Raizner Law has filed a lawsuit on behalf of a former Worcester Polytechnic Institute (WPI) football player against the National Collegiate Athletic Association for allegedly failing to protect him from the long-term effects of concussions. Our plaintiff played as a cornerback in 1999, but continues to suffer from neurological impairments to this day.
Since the inception of WPI’s football program through at least 2010, there were no adequate concussion management protocols or policies in place to address and treat concussions sustained by student athletes during practice and in games. When our client experienced a significant head injury or concussion, he would be quickly returned to the field of play or only be taken out of the game for an inadequate amount of time. During his time playing college football for WPI, our client sustained many impacts to the head. As a result, he currently suffers from depression, memory loss, and suicidal thoughts, among other mental issues.
Although the NCAA knew about the long-term effects of concussions, they kept the public and players in the dark and continued to profit off of college football players. Raizner Law is seeking compensation on our client’s behalf to cover the cost of past and future medical expenses, other out of pocket expenses, lost time and interest, and lost future earnings. While no amount of money can reverse the brain damage our client has suffered, it will help hold the NCAA accountable for its actions.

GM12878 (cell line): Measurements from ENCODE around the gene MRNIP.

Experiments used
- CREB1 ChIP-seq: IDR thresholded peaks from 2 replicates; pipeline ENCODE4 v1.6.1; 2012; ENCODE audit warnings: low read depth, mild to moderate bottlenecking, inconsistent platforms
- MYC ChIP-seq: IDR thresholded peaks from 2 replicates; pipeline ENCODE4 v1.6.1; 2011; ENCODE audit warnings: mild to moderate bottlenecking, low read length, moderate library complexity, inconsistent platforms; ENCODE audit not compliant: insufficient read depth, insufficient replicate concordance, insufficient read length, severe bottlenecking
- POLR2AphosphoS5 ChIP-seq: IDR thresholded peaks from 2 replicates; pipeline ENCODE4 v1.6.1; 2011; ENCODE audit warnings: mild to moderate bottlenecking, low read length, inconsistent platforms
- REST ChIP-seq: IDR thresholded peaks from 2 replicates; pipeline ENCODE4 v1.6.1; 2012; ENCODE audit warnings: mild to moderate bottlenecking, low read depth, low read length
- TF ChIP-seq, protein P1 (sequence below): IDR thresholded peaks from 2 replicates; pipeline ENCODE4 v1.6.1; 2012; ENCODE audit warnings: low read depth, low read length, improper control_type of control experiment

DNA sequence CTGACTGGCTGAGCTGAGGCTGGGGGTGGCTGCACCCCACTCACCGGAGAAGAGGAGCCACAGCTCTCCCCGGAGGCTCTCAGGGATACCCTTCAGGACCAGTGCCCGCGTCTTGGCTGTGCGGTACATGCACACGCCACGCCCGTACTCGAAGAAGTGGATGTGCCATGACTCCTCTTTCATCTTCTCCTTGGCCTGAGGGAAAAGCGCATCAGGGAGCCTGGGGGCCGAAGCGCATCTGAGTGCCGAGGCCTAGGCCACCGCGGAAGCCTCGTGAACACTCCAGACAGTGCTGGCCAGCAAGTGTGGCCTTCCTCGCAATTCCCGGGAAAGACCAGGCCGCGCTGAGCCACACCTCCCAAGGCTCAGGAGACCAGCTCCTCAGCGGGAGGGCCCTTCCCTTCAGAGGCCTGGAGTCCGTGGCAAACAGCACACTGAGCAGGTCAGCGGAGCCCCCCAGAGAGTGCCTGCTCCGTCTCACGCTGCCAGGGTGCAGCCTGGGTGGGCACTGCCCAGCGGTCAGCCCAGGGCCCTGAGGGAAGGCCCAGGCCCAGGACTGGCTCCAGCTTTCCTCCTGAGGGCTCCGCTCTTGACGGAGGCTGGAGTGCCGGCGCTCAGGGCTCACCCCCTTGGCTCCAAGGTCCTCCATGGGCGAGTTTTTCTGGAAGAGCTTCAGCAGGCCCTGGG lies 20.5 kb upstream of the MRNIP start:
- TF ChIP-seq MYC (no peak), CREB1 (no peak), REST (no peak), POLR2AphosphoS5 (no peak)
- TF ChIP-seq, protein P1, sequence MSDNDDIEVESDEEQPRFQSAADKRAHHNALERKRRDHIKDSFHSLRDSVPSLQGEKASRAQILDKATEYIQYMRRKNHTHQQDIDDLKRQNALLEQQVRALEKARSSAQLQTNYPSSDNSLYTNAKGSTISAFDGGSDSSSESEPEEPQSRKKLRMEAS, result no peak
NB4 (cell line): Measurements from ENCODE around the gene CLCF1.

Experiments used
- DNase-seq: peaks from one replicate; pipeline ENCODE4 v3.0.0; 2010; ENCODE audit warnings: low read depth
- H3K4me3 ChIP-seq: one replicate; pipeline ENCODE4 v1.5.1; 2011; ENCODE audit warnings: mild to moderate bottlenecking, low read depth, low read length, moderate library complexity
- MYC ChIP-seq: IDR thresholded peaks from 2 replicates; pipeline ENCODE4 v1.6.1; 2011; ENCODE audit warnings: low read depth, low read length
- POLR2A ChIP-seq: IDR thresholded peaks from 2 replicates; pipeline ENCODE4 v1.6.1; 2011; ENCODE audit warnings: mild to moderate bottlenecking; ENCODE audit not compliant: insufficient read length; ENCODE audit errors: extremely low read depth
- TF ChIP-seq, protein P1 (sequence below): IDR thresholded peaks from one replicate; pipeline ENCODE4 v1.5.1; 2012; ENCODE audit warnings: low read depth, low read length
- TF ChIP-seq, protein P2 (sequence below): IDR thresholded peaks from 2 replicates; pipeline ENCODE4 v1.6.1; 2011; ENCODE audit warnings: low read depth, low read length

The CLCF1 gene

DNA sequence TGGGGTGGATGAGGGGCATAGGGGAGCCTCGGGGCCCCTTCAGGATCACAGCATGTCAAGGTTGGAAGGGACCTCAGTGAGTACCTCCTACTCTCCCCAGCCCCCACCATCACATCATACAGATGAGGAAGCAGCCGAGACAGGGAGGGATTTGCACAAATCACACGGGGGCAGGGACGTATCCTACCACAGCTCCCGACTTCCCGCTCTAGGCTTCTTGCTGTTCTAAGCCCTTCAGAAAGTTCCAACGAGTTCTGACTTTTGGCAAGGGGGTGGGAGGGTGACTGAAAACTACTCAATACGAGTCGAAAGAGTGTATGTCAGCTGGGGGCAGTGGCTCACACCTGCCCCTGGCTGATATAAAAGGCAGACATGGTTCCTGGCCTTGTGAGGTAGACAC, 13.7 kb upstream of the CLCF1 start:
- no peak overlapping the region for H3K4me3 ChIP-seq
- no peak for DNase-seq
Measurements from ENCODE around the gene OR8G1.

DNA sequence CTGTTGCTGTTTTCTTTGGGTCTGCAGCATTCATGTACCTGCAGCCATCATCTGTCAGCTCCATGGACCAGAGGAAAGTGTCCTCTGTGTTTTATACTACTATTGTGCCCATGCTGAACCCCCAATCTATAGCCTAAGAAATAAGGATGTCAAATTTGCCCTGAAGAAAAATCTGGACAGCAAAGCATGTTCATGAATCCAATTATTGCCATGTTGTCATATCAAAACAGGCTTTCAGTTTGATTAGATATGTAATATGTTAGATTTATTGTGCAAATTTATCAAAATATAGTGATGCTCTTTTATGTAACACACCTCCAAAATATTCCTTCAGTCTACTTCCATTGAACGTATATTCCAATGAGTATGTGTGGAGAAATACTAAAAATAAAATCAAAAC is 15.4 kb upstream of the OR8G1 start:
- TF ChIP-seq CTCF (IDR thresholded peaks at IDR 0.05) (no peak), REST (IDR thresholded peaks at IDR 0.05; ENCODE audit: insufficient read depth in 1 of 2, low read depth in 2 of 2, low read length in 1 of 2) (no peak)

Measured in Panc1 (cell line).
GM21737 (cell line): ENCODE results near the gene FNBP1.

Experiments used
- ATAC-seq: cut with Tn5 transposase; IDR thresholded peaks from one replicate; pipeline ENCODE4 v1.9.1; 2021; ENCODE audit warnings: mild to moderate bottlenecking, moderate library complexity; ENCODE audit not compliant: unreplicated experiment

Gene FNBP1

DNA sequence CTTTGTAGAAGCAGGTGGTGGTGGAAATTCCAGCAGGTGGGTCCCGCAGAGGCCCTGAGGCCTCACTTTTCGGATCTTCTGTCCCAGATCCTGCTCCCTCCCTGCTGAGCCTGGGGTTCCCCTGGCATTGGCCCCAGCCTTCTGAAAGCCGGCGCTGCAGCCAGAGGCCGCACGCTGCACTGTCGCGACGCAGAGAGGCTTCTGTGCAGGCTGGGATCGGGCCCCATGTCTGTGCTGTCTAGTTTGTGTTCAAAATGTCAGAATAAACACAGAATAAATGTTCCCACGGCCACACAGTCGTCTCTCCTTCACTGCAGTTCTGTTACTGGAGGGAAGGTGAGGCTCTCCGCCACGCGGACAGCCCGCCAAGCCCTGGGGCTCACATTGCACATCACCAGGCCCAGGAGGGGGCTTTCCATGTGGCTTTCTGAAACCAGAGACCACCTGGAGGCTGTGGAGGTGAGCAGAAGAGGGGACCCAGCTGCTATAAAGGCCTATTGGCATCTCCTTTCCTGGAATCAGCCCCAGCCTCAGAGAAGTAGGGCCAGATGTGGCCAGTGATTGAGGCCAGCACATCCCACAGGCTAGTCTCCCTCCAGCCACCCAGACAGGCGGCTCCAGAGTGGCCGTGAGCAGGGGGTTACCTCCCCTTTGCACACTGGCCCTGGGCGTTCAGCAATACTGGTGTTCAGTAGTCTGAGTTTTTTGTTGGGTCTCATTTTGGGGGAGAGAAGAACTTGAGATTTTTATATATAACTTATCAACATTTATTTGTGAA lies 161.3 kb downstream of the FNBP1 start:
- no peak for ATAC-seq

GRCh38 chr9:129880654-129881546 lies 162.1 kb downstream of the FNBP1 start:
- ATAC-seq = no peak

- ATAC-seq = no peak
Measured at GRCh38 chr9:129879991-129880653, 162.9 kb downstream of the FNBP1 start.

Thousands of Players Affected
Evidence linking concussions to long-term neurological impairment has existed for decades. Despite being charged with safeguarding the wellbeing of its student athletes, the NCAA did nothing to educate or protect college football players from the dangerous and lasting side effects of being hit while playing football. There have been thousands of collegiate football players over the past few decades, and according to a study published in the Journal of the American Medical Association, 91% of former collegiate football players were diagnosed post-mortem with Chronic Traumatic Encephalopathy or CTE. CTE is a degenerative brain disease caused by repeated impacts to the head.